Serendipities offer the flights of life. As often happens, as your mind is fluttering around an idea, something inadvertently happens that adds that updraft that you needed. The phrase “head in the sand ostrich,” popped up, (no pun intended) leading to the idea of a flock of six birds, non-judgmental namesakes used as indicators of transfer. To disguise participants in the study, each indicator was given an appropriate bird namesake, ranging from Head in the Sand Ostrich to the Soaring Eagle. These six birds arranged themselves in 2 distinct flight patterns, one simple and sleek, the other complex and camouflaged.
Simple and complex (Perkins and Solomon, 1985) transfer levels, (Fogarty and Pete, 2004) are depicted in the six birds. Automatic, low level, or simple transfer, consists of three levels of transfer evidence with adult learners in the study on how well they transferred learning in a training setting back to their classroom instruction (Fogarty, 1989). Simple transfer is evidenced when driving a car and then driving a U-Haul truck, though different, they are similar enough, skills that the transfer is close or easy. There are three simple levels, Head in the Sand Ostrich, the Drilling Woodpecker and the Look-Alike Penguin. At the other end of the spectrum, remote, far-reaching or complex transfer revealed another three levels of transfer from participants in the study as they applied strategies from the staff room to the classroom. Driving a car in America and driving a Car in Australia with the steering wheel on opposites sides and the driving lanes reversed is mindful or complex transfer. Included in remote or far transfer levels are Jonathon Livingston Seagull, the Carrier Pigeon and the Soaring Eagle (Figure XX).
Figure XX: Six Levels of Transfer and Application of Learning
Ollie-Head-In the Sand Ostrich, the Over-looker
Dan the Drilling Woodpecker, the Duplicator
Laura, the Look-alike Penguin, the Replicator
Jonathan Livingston Seagull, the Integrator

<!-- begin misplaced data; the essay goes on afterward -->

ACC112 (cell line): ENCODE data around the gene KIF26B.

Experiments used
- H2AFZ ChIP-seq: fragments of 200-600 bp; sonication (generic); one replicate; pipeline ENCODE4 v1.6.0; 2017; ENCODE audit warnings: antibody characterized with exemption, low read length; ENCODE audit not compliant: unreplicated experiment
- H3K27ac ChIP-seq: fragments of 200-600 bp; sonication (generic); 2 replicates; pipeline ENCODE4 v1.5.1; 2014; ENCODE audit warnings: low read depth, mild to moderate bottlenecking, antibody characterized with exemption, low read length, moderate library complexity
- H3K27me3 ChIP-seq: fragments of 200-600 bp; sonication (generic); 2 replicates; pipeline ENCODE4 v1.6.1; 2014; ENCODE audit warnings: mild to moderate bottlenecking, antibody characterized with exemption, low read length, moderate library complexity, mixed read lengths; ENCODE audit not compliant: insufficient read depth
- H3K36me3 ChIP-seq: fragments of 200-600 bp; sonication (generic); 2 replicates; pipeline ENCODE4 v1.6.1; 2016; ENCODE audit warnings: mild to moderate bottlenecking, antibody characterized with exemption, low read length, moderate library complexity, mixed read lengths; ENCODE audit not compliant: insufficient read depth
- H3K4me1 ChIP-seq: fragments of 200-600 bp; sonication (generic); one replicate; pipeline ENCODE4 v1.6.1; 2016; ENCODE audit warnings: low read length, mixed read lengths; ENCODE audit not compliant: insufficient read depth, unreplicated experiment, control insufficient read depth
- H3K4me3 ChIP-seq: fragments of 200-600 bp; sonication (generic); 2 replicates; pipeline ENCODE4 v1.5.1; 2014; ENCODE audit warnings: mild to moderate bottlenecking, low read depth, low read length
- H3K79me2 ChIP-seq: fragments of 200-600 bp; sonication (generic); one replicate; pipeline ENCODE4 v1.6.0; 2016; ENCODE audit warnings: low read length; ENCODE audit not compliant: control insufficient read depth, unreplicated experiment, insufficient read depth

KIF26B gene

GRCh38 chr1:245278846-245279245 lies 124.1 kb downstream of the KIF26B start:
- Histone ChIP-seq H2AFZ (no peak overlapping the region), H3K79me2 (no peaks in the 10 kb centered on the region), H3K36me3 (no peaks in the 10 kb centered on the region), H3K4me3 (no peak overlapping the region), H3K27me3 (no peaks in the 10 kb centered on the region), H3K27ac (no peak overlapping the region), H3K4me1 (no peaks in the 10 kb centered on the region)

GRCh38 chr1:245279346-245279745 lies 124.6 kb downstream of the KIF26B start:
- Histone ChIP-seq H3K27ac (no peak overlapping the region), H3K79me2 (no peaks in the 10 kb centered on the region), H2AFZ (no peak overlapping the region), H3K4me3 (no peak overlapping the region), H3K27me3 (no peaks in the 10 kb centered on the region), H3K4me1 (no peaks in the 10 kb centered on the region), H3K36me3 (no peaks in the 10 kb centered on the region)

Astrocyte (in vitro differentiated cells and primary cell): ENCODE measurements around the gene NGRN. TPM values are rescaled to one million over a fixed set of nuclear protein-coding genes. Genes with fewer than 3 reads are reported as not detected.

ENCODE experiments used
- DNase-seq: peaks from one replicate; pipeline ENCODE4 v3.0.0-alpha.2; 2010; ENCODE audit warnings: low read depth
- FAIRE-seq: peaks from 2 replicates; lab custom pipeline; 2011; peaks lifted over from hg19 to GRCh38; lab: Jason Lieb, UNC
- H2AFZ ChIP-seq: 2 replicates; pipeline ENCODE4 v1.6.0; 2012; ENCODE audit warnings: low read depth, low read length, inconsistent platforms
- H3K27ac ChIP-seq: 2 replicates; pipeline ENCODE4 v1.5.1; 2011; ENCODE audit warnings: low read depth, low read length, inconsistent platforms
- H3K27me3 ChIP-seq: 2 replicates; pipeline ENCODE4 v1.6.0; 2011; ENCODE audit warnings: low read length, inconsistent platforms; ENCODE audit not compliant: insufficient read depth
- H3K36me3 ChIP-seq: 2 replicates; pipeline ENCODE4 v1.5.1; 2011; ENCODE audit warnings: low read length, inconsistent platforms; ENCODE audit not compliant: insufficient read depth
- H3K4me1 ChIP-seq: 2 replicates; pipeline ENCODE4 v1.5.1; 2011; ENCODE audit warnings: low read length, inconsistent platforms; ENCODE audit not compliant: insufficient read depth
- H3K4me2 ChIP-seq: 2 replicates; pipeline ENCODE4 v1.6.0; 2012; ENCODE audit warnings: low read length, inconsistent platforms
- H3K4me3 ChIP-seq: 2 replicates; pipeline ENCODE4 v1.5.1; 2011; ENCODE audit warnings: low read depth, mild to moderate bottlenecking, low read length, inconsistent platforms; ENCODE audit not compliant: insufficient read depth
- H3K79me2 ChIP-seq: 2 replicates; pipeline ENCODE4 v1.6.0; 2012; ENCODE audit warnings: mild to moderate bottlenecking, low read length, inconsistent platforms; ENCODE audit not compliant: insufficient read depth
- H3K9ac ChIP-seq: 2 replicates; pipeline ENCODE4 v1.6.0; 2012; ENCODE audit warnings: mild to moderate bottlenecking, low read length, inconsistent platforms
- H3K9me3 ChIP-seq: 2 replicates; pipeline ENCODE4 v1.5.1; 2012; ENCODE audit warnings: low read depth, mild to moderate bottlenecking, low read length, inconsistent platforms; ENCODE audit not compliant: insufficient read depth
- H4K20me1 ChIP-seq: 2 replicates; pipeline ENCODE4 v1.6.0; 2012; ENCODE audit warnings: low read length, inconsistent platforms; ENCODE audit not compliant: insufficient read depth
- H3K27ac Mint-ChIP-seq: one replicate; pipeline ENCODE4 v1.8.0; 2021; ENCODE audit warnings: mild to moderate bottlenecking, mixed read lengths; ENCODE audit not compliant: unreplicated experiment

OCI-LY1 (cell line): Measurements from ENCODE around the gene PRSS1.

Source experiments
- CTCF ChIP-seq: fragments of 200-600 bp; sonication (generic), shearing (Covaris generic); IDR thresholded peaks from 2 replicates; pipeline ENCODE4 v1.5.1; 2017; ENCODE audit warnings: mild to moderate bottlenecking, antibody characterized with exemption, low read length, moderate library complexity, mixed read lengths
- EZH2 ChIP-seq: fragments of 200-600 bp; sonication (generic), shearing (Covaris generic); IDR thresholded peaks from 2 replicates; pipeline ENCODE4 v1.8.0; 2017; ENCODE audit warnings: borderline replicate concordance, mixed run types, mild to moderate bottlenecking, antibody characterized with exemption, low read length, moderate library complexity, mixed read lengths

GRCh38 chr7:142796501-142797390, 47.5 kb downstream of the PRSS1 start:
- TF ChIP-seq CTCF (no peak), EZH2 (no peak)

Cathy, the Carrier Pigeon, the Propagator
Sam, the Soaring Eagle, the Innovator
To illustrate the six levels of transfer, the use of music is modeled in a professional development event. The presenter makes his entrance while the iconic theme from the movie Rocky is playing loudly in the background. The goal is to demonstrate how the brain-friendly strategy of music, tapping into emotional awareness of the learner, heightens attention and memory. Following the presentation, participants showed evidence of transfer in their respective classrooms that touched each of the six types of transfer.
Simple Transfer (Automatic)
Ollie “Head-In the Sand” Ostrich: The Over-looker
The head-in-the-sand learner intentionally or inadvertently overlooks the opportunity to actually use the learning or the instructional strategy while experiencing it. When the presenter enters the room accompanied by the music, the “Over-Looker” notices, but doesn’t do anything else with the idea in her classroom. She misses the opportunity for transfer.
Dan the Drilling Woodpecker: The Duplicator
The drilling woodpecker duplicates exactly the same peck at the tree trunk, time after time. There is no change up. Similarly, every time the teacher decides to use music to introduce a new topic or lesson he uses the theme from Rocky, exactly as he learned it in the PD session. He is exhibiting a level of near or simple transfer by duplicating the strategy exactly as learned.